Academic journal article Memory & Cognition

Partial Word Knowledge in the Absence of Recall

Academic journal article Memory & Cognition

Partial Word Knowledge in the Absence of Recall

Article excerpt

Abstract Attributes of words can be known even when the words are not currently retrievable. Although repeatedly demonstrated for semantic and contextual dimensions, the evidence is ambiguous for structural characteristics. The present research demonstrates significant above-chance first-letter knowledge across four ordinal levels of retrieval confidence for nonretrieved words- tip of the tongue (TOT), high familiar, low familiar, unfamiliar. Contrary to prior research, there was minimal evidence for syllable number knowledge, even at highest confidence levels. Initial letter recognition in the absence of retrieval resembles the recognition without identification in episodic memory (Cleary, Current Directions in Psychological Science 17: 353-357, 2008), and such implicit familiarity may contribute more generally to confidence assessments of word knowledge in both semantic and episodic memory domains. Furthermore, this outcome suggests that word feature priming in the form of partial phonological activation may occur to some extent for all words during a retrieval attempt, and even for ones that are judged to be unknown.

Keywords Implicit memory . Memory . Word production . Metamemory . Tip of the Tongue

Retrieval of known information is frequently fragmental, where certain contextual or semantic attributes are available even when the fact or name is not (Koriat, Levy-Sadot, Edry, & de Marcas, 2003). The possibility of word feature availability in the absence of word retrieval was first empirically demonstrated by Brown and McNeill (1966) in their study of the tip of the tongue (TOT) experience (Brown, 1991, 2012; Schwartz, 2002). This is perhaps the most salient subjective experience associated with TOTs-the availability of semantic and structural information about the word (e.g., first letter, number of syllables)-despite the failure to retrieve it. Such attribute information availability has been central to theoretical speculation and debate about TOTs. From the direct access theoretical perspective, this information reflects a subthreshold excitation that is sufficient to allow access to target word features but inadequate for whole-word production (transmission deficit hypothesis, or TDH; Burke, MacKay, Worthley, & Wade, 1991). Alternatively, the metacognitive (inferential) perspective assumes that such information drives one'ssubjective evaluation of eminent retrieval, apart from any activation of the target word itself (Koriat, 1993; Metcalfe, Schwartz, & Joaquim, 1993;Schwartz,2002). The general assumption of both theoretical perspectives is that access to target word features in the absence of its retrieval is associated only with the highest confidence retrieval states (i.e.,TOT).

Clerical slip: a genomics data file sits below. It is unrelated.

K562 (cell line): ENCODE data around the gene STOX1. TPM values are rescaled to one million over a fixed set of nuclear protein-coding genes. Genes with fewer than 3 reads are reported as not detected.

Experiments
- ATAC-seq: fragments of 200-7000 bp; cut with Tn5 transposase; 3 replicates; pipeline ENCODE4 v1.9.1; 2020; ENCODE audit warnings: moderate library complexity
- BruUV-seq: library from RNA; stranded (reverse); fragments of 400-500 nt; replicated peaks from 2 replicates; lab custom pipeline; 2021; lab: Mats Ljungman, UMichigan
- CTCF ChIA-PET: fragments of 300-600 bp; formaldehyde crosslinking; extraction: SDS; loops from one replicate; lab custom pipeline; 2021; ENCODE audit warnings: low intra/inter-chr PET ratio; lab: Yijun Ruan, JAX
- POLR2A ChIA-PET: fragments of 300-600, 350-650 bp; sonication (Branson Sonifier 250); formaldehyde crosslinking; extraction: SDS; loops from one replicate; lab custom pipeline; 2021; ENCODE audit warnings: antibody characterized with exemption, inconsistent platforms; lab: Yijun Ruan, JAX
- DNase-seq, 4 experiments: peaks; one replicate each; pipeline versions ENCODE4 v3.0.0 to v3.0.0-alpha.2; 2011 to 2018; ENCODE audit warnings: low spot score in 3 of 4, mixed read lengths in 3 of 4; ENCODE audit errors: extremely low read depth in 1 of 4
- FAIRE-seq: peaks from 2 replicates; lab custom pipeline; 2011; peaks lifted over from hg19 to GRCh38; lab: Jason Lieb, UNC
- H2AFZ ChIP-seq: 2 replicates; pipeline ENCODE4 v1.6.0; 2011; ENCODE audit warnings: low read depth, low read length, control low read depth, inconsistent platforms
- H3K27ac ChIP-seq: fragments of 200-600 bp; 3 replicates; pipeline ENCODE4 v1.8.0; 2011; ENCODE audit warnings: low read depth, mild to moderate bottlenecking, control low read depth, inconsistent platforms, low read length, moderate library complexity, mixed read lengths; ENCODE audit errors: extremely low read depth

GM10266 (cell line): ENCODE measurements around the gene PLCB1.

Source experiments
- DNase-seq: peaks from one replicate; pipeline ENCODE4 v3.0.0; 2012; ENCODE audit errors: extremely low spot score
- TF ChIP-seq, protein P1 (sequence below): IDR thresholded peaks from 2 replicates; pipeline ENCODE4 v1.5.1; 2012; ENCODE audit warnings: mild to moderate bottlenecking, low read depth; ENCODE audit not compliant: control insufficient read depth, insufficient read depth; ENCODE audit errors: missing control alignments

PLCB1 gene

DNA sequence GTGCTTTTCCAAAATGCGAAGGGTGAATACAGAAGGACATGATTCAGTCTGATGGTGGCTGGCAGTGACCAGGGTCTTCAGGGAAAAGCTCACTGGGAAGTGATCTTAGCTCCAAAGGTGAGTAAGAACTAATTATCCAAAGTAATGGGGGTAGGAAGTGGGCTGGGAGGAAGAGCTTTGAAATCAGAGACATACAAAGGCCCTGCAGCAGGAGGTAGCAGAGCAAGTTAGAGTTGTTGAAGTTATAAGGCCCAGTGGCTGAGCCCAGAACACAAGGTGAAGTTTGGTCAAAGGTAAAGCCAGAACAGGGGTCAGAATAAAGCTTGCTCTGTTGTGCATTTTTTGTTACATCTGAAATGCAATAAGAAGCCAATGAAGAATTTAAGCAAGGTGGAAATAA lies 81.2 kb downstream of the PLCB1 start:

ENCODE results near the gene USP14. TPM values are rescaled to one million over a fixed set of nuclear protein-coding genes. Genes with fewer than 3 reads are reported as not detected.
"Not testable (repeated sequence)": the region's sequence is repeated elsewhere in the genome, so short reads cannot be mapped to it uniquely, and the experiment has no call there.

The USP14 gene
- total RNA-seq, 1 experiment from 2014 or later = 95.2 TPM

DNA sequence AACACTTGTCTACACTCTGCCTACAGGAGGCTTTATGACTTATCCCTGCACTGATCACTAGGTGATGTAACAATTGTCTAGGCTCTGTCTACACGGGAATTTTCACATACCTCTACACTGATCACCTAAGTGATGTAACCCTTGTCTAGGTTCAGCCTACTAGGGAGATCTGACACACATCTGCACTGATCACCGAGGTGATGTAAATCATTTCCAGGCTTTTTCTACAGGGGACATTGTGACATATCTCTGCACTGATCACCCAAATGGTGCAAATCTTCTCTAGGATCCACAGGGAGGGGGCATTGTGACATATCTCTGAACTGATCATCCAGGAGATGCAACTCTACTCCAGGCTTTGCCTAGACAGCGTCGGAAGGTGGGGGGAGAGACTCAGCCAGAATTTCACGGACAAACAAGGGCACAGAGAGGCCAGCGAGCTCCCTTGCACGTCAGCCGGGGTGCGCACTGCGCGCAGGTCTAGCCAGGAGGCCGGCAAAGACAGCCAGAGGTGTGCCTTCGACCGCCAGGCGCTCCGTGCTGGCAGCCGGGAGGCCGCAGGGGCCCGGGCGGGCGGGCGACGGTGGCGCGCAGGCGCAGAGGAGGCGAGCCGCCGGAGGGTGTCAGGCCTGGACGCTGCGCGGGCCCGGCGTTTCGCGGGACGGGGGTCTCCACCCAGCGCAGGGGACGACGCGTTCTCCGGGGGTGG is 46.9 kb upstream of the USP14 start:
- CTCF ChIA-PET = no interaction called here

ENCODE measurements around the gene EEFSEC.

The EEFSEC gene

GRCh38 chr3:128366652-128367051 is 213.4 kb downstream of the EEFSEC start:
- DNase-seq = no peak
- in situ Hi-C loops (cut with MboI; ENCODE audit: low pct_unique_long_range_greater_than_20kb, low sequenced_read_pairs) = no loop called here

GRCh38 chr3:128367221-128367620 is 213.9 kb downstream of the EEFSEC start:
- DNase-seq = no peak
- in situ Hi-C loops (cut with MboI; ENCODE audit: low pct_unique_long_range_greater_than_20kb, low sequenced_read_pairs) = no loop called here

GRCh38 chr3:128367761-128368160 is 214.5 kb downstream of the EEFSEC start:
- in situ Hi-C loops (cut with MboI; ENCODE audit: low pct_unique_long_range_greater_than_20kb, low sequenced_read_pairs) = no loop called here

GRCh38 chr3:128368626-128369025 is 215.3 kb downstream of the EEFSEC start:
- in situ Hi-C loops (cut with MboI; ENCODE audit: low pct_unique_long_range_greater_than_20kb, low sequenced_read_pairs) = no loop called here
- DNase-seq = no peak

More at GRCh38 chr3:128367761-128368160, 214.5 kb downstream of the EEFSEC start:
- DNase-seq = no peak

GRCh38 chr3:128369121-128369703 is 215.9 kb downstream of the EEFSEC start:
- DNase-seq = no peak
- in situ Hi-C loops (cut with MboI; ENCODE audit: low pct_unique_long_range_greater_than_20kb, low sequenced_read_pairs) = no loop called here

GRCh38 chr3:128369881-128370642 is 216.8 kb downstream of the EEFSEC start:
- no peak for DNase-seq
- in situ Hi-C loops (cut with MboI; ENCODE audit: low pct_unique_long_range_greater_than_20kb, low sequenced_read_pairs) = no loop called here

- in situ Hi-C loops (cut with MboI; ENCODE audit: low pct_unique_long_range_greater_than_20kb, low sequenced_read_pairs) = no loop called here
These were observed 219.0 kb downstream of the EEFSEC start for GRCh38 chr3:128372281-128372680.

The purpose of the present investigation is to determine to what extent such information is also accessible during retrieval attempts where one is not so sure about the retrievability of the sought-after word. There is intriguing evidence that semantic dimensions of unretrievable words (e.g., semantic differential) can be identified in the absence of retrieval certitude (Eysenck, 1979;Koriatetal.,2003; Yavuz & Bousfield, 1959) and has even been observed when the nonretrieved word is unknown or judged to be a nonword (Durso & Shore, 1991; Shore & Durso, 1990). In contrast, such access for structural or orthographic features of nonretrieved words has not been clearly demonstrated for states other than high retrieval certitude (TOTs).

Also related to this issue is the recognition without identification (RWI) phenomenon, where one can be aware of attributes of a stimulus in the absence of consciously available knowledge regarding what this information is. RWI was originally demonstrated by Peynircio?lu (1990), who gave participants an input list of words to study, followed by a test using word fragment cues. If unable to complete the fragment, participants had to guess whether the word that completed the fragment had appeared on the prior input list. …

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